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Background: Bisphenol A (BPA) is a widely produced endocrine-disrupting chemical. Diet is a primary route of exposure, but internal exposure (serum concentrations) in animals and humans has been measured only after single oral bolus administration.
Objective: We compared serum concentrations of BPA over a 24-hr period after oral bolus administration or ad libitum feeding in mice and assessed for buildup with dietary exposure.
Methods: Adult female mice were administered [dimethyl-d6]-BPA (BPA-d6) as a single oral bolus (20 mg/kg body weight) or fed a diet containing 100 mg BPA-d6/kg feed weight ad libitum for 1 week. Serum concentrations were analyzed using isotope dilution liquid chromatography coupled with electrospray tandem mass spectrometry and compared between exposure groups over the first 23 hr and after 7 days of dietary exposure.
Results: Maximum concentration (Cmax) for BPA-d6 during the first 24 hr was reached at 1 hr and 6 hr for oral bolus and diet groups, respectively. Relative BPA-d6 bioavailability (unconjugated BPA-d6) was higher in diet-exposed mice than in the bolus group despite a relative lower absorption, a phenomenon consistent with an inhibitory effect of food on first-pass hepatic metabolism. In mice with ongoing dietary exposure, unconjugated BPA-d6 was higher on day 7 than on day 1.
Conclusions: This is the first report of serum BPA concentrations in an animal model exposed to this chemical via the diet. Although bolus administration of BPA-d6 led to peak concentrations within 1 hr, Cmax for diet-exposed mice was delayed for several hours. However, bolus administration underestimates bioavailable serum BPA concentrations in animals—and presumably humans—than would result from dietary exposure. Exposure via diet is a more natural continuous exposure route than oral bolus exposure and is thus a better predictor of BPA concentrations in chronically exposed animals and humans.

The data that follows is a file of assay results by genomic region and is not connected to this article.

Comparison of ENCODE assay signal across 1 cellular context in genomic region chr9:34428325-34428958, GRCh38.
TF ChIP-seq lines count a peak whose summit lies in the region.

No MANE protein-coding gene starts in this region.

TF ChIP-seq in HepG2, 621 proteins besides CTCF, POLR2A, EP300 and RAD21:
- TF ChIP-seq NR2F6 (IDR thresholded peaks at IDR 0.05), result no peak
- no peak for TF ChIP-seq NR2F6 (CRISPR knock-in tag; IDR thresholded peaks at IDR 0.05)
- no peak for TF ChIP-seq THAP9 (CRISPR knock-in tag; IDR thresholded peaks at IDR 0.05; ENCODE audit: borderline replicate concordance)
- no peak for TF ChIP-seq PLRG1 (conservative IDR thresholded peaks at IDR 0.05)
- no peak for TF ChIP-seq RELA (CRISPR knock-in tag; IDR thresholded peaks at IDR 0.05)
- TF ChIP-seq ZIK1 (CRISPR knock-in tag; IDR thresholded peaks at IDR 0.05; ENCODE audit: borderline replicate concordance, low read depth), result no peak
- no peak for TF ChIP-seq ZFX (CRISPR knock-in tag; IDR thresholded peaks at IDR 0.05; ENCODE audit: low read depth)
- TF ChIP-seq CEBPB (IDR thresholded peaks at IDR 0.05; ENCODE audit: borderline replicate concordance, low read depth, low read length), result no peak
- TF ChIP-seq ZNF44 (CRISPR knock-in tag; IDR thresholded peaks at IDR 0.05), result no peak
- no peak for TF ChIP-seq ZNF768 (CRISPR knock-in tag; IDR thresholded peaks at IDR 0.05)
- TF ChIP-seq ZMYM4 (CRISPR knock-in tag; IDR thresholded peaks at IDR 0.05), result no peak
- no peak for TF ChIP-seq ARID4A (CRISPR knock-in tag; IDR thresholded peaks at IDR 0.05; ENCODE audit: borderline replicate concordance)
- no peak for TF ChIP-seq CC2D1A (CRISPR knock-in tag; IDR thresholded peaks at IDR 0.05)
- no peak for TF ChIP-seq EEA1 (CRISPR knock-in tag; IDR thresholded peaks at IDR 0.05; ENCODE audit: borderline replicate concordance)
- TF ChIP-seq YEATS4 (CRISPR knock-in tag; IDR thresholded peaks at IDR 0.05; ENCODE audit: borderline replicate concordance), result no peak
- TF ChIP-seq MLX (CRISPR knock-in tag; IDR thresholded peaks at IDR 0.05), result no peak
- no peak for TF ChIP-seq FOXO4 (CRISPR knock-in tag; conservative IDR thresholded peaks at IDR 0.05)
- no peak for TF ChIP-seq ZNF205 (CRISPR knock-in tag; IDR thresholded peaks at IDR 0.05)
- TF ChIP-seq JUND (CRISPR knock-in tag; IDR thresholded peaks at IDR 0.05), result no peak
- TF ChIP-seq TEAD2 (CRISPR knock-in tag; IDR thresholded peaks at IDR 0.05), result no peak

Bisphenol A (BPA) was first developed in the 1930s and is presently used in the manufacture of many polycarbonate plastic containers (including baby bottles and reusable water bottles), dental sealants, metallic food cans, paper, and cardboard items (Biedermann et al. 2010; Galloway et al. 2010; He et al. 2009). Because this chemical was assumed to be relatively harmless, demand for these products has increased, and so has the manufacture of BPA, which is now produced in amounts exceeding 8 billion pounds/year, with little signs of diminution of output (Bailin et al. 2008). BPA is stable in sediment and detectable in almost all bodies of water (Environment Canada 2008). Thus, exposure of wildlife and humans to BPA is inevitable, likely to continue, and even to increase (Vandenberg et al. 2009). Human and animal contact with BPA can occur through various sources, and whether diet is the primary source of exposure remains unresolved (Stahlhut et al. 2009). Regardless, > 90% of people in the United States have measurable levels of BPA (Calafat et al. 2008), and there is no reason to suppose that the reach of BPA is not global (Vandenberg et al. 2010a).
The overarching question concerns the total amount of BPA that most humans are subjected to on a daily basis. An attendant question is whether these exposures lead to adverse outcomes. Although a handful of studies have tried to address this question by measuring serum and urinary concentrations of BPA in human populations, great variability exists in the exact estimates [Food and Drug Administration (FDA) 2008; Vandenberg et al. 2007; vom Saal et al. 2007]. For instance, the FDA estimated that the daily BPA exposure for adults is 0.16 μg/kg/day (FDA 2008). However, based on the available data at the time, a conference sponsored by the National Institute of Environmental Health Sciences in 2007 predicted that internal exposure (plasma or serum concentrations) in humans is > 35 mg/day (~ 500 μg/kg/day)
(Vandenberg et al. 2007; vom Saal et al. 2007). This prediction has been updated (Vandenberg et al. 2010a) to reflect mounting evidence suggesting that human exposure to BPA can occur through routes other than diet and water consumption (Gies et al. 2009; Vandenberg et al. 2010b).